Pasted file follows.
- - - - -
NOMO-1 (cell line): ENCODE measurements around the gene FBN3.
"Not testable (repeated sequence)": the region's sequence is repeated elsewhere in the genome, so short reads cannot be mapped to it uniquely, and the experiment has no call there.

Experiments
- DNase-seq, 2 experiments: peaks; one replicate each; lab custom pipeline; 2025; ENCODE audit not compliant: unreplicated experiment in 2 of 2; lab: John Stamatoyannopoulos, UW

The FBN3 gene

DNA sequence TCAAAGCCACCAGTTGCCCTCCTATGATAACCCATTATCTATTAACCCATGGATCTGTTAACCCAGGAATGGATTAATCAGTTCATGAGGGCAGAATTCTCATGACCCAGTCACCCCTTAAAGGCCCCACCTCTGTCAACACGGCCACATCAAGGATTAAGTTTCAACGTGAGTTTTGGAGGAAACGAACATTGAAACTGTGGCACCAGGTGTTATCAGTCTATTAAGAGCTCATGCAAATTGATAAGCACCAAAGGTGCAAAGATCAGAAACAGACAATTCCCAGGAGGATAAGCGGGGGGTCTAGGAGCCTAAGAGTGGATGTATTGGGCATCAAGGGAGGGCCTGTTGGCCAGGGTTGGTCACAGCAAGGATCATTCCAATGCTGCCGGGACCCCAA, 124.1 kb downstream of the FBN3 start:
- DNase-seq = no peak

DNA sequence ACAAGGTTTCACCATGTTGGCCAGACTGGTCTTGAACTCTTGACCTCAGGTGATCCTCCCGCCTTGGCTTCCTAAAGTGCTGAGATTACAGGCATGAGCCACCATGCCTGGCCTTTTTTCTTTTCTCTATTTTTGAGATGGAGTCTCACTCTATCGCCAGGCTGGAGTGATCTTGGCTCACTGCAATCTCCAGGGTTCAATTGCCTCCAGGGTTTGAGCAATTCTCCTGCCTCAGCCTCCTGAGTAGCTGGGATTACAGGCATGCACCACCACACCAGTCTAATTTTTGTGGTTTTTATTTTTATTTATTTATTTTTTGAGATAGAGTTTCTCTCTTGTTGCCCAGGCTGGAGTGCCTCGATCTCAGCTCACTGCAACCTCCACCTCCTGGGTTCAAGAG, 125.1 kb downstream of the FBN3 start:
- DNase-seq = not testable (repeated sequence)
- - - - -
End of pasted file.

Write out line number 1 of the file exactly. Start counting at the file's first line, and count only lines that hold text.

NOMO-1 (cell line): ENCODE measurements around the gene FBN3.